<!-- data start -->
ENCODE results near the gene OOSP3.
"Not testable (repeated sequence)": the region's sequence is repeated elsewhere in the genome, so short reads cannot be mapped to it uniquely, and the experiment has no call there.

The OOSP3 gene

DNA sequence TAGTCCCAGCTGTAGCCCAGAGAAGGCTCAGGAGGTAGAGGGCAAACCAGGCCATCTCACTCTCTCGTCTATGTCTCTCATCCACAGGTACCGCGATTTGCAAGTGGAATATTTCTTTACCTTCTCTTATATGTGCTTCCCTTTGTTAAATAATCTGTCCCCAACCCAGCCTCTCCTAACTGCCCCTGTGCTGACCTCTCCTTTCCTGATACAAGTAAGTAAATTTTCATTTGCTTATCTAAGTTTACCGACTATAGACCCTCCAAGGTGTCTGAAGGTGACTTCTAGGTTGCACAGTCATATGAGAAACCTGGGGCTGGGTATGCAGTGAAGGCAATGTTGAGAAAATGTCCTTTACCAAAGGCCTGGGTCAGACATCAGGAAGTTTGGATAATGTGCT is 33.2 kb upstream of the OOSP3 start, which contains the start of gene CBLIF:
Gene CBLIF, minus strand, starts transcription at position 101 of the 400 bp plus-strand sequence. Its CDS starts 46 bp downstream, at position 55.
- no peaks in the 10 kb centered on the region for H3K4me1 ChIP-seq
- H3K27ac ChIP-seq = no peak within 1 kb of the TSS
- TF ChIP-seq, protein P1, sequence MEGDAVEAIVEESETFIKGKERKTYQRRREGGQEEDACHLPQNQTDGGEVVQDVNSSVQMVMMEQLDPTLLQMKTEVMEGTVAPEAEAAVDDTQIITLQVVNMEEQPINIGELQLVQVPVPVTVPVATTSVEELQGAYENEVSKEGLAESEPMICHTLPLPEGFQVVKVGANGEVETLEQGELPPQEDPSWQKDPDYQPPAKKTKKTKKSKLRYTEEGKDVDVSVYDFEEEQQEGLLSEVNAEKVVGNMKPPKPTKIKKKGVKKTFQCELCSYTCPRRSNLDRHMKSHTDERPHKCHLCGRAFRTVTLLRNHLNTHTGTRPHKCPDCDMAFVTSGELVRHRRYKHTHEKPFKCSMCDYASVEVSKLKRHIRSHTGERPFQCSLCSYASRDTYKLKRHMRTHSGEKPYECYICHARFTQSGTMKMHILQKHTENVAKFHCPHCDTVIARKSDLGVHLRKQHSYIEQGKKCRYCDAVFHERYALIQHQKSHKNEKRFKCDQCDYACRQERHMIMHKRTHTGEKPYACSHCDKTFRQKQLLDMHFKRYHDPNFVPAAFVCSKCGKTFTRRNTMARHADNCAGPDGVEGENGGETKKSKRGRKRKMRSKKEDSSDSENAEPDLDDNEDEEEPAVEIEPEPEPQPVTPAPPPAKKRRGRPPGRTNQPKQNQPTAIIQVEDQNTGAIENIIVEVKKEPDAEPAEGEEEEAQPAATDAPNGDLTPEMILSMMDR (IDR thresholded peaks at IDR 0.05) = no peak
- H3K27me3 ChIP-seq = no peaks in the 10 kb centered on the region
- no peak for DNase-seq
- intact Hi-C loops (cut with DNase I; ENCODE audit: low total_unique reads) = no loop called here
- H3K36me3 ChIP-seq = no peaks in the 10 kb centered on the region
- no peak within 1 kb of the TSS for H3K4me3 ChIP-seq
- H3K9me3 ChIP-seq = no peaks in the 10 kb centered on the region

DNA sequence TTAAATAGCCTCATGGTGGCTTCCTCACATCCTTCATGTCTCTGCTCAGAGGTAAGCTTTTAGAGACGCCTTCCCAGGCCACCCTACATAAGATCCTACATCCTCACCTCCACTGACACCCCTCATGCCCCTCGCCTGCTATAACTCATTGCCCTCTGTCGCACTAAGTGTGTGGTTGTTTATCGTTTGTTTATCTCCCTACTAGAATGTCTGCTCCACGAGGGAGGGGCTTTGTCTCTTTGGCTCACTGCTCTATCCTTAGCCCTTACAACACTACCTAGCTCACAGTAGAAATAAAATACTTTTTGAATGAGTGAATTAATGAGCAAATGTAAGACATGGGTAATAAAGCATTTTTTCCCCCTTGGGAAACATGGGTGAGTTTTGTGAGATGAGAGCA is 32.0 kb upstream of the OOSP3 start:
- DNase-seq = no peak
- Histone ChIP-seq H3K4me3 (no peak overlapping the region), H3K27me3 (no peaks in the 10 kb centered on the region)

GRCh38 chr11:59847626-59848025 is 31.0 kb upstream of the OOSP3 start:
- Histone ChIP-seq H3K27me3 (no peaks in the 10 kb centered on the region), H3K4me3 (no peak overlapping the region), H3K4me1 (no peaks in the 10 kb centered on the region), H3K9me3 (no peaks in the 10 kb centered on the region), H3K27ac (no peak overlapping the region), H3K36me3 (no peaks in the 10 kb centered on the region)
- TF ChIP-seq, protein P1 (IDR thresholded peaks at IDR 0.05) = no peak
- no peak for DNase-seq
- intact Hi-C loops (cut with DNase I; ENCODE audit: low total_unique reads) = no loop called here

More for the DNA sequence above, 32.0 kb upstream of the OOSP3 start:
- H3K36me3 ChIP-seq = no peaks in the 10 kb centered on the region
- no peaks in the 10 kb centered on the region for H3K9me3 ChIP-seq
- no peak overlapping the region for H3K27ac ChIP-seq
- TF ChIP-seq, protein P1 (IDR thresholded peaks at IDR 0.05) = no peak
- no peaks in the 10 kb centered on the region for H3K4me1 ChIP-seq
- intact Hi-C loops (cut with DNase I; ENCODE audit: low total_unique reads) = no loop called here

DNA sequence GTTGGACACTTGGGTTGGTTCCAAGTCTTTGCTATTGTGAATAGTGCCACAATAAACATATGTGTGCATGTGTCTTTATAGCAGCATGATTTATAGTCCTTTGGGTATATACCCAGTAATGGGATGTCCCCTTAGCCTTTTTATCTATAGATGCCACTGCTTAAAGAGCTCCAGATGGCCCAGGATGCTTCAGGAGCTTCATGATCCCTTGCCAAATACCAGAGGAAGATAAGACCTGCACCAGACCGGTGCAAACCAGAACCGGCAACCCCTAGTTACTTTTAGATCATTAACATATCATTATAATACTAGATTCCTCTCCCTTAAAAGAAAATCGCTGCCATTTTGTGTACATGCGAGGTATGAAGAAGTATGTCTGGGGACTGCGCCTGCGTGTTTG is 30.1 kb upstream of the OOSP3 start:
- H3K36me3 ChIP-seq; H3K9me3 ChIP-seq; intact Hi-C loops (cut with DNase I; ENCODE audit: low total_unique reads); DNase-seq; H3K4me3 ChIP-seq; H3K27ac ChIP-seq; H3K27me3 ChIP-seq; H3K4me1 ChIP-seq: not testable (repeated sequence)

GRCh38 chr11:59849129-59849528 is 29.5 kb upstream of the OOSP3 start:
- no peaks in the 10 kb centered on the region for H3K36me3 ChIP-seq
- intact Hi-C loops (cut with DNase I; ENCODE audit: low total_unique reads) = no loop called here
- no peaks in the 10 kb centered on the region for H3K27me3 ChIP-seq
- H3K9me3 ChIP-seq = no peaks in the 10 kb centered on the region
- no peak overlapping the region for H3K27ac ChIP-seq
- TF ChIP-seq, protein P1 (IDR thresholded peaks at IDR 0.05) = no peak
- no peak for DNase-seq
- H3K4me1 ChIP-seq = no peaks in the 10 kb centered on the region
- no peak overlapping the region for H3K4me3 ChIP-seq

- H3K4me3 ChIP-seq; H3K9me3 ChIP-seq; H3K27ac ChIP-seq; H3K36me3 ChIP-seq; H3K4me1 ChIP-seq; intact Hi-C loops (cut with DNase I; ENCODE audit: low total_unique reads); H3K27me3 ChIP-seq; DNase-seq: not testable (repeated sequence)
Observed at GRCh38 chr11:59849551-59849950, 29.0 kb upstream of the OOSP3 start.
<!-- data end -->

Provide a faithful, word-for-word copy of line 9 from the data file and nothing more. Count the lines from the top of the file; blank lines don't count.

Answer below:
- H3K27me3 ChIP-seq = no peaks in the 10 kb centered on the region